5 Steps to Plan a Funeral

Source: Thinkstock

Source: Thinkstock

Dealing with the loss of a loved one is never easy, and it becomes even harder if you are in charge of planning the funeral. If you haven’t yet had this responsibility, make it a priority to talk to your parents, spouse, and anyone else that you might be responsible for, ahead of time. Ask them what they would want to happen at their funeral, and be sure that you know where all the important documents are in case something bad happens.

Although this type of conversation is never easy to have, doing so now will allow you to give your loved one the funeral that they would want (or at least, as close as you can within your financial means). Sometimes deaths are predictable, and happen slowly, but often they are sudden, which can make the financial and the logistical job of planning a funeral difficult. Here are some things to think about.

1. Establish a funeral checklist

Before you worry about the budget, determine what you would like to include in the funeral (and include anyone else who deserves to have say, or plans to help pay for the funeral.) If the projected funeral costs end up being too expensive, you can cut out certain items later. However, you should come up with a preliminary list, and this will be especially critical if you are facing a sudden death, and you don’t have much time to plan for the funeral. However, if you can talk about this with your loved one ahead of time, that is ideal.

You will need to determine where the funeral should be held, the size of the funeral, if a viewing should be included, whether a reception should be included, who should officiate the service, and so on. This checklist by everplans is very helpful.

Source: Thinkstock

Source: Thinkstock

2. Determine the funeral budget

Sometimes people save money as they grow older, in order to help their loved ones pay for their funeral. However, this isn’t always possible. Either way, you will need to determine just how much you can actually spend on the funeral itself; as of 2013, the average cost of a funeral was $7,000 to $10,000. According to the Federal Trade Commission, the casket is often the most expensive part of the funeral; it can cost just over $2,000, or all the way up to $10,000. You can choose to rent a casket if you are going to cremate your loved one. Cremation can cost $2,000-$4,000.

Source: Thinkstock

Source: Thinkstock

3. Split costs fairly

If you have siblings or other family members or friends who are willing to share the cost of the funeral, you will need to determine how to split costs. If you do have others who you are sharing the cost with, they will probably need to have input into the budget as well. Facing death is difficult enough, but trying to determine who should pay for a funeral can add a lot of stress to a family. You can’t make someone else pitch in, but you can make the process easier by determining exactly what you agree should take place at the funeral. This is one of the reasons that the funeral checklist is so important.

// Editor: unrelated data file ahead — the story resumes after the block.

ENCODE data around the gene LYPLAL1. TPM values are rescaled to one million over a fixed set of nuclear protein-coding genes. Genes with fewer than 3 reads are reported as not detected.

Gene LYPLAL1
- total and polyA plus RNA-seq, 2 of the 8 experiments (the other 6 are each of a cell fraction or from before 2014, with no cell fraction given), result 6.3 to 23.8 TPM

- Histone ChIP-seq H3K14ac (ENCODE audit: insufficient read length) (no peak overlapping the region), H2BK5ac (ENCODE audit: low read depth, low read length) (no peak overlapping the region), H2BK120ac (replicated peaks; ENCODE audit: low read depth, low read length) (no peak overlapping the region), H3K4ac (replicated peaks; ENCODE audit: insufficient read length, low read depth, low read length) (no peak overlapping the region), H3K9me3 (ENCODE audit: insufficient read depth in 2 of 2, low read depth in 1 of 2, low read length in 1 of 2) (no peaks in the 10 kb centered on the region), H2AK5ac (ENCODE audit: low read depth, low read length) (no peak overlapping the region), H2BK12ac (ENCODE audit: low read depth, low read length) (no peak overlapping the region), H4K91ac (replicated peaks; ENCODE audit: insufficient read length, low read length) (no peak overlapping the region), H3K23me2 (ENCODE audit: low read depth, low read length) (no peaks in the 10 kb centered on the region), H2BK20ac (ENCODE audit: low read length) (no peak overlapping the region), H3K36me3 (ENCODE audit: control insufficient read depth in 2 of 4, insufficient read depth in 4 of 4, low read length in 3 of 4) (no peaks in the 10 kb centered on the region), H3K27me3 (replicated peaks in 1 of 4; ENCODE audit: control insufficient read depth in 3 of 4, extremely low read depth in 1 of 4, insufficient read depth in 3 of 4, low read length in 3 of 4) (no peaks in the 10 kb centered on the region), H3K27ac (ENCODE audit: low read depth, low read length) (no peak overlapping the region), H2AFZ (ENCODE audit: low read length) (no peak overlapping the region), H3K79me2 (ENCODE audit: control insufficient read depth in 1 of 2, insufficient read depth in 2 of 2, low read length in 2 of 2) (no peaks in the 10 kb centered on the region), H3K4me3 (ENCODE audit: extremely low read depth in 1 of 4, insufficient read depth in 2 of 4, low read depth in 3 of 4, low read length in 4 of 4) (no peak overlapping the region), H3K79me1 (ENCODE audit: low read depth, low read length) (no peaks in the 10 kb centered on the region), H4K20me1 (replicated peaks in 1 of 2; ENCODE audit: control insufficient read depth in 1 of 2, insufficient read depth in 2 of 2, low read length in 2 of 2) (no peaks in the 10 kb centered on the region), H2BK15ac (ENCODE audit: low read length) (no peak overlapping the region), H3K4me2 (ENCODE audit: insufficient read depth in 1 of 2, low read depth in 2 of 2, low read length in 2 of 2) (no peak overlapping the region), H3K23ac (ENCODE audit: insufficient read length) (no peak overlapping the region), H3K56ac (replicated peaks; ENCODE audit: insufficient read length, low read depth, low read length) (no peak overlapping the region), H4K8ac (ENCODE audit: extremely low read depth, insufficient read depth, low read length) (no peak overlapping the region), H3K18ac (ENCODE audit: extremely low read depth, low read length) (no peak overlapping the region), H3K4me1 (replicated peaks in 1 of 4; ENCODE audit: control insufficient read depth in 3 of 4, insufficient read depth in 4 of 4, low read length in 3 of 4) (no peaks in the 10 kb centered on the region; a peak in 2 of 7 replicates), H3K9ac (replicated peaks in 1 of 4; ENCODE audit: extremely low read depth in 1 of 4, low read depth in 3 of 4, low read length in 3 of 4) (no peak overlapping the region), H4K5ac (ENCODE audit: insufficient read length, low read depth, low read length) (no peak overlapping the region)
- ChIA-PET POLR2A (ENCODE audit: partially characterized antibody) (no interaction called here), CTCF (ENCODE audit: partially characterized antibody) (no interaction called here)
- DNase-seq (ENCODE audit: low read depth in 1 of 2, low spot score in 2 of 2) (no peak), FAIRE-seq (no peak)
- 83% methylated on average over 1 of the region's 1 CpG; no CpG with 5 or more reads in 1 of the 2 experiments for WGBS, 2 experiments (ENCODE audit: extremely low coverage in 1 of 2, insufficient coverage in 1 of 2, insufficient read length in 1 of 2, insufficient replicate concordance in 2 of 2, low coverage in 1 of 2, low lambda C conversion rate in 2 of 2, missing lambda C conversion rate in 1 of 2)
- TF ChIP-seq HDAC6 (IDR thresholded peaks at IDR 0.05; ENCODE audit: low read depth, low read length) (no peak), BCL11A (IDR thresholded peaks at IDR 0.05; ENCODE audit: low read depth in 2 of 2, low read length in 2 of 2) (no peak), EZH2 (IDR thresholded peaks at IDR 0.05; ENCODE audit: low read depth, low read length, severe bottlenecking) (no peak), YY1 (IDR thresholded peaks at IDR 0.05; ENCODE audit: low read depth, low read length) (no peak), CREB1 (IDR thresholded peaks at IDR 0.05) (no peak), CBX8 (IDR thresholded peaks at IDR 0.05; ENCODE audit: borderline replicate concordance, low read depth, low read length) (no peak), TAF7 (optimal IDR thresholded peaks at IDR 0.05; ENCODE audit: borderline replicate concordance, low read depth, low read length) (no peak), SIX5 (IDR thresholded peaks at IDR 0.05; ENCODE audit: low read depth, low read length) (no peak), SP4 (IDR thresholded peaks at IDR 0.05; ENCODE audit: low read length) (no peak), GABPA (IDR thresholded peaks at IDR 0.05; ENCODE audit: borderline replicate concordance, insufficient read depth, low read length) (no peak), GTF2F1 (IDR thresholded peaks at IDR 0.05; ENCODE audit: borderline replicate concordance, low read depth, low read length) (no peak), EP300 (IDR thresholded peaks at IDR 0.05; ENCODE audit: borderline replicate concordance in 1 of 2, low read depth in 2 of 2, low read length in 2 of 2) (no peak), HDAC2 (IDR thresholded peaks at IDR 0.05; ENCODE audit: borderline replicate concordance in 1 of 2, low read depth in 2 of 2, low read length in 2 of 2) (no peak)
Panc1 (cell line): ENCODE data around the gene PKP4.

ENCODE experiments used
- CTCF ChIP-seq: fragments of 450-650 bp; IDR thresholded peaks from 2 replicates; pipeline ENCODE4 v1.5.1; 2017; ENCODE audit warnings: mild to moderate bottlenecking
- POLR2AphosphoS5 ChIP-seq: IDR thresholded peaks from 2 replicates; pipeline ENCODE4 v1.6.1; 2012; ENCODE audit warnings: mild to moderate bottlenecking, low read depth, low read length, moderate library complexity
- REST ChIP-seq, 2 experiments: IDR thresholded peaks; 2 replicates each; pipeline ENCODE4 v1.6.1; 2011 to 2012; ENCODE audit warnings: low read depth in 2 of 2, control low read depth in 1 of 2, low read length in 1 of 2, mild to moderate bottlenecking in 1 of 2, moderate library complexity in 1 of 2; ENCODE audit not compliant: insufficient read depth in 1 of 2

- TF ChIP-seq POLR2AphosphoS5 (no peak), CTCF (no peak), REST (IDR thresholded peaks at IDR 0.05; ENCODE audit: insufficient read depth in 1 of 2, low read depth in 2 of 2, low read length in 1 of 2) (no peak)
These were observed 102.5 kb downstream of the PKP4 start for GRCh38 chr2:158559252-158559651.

If you agree to each pay an equal share, you can simply split the tab once you know how much everything will cost. However, if you have a family member or friend who cannot afford to pay as much as you can, then you might want to divvy up tasks. Sometimes people want to pay for a certain part of the funeral, which can still help greatly.

Source: Thinkstock

Source: Thinkstock

4. Remember life insurance

If you are the beneficiary of a life insurance policy, you may be able to use it to pay for the funeral costs. You will need to contact the insurance company, which is another reason that it is best to talk to anyone who might leave you in charge of their funeral ahead of time (so that you know the details). Once you file a claim, you might find that all of the funeral costs can be covered, however, if the process is slow, you may have to pay yourself or borrow money for the funeral. There are other groups that might assist with the funeral, including The United States Social Security Administration, a local funeral society, or the U.S. Department of Veteran Affairs.

Source: Thinkstock

Source: Thinkstock

5. Take time to grieve

If you experience the loss of a loved one that you have seen coming for a while, you may have already started the grieving process. Still, actually losing that person to death can be extremely difficult, and it’s important to take time to grieve. When you lose someone suddenly, you might be so overwhelmed by all the necessary funeral arrangements, that you don’t get a chance to grieve. Make sure that the funeral includes moments that would be special to your loved one, and that also allow you and other family and friends to grieve, but also celebrate, the person’s life. Also, if you find that you are in charge of too much, make sure to ask for help. Once you plow through the logistics of planning the funeral, you may find that it helps to have other people there to help make sure it goes smoothly, and to greet guests, make food, and so on.

Funerals can be a lot of work to plan, and they are often a sad time. However, with careful planning, a funeral can be a time to grieve, but also to celebrate the life, of a person that has made a deep impression on you.

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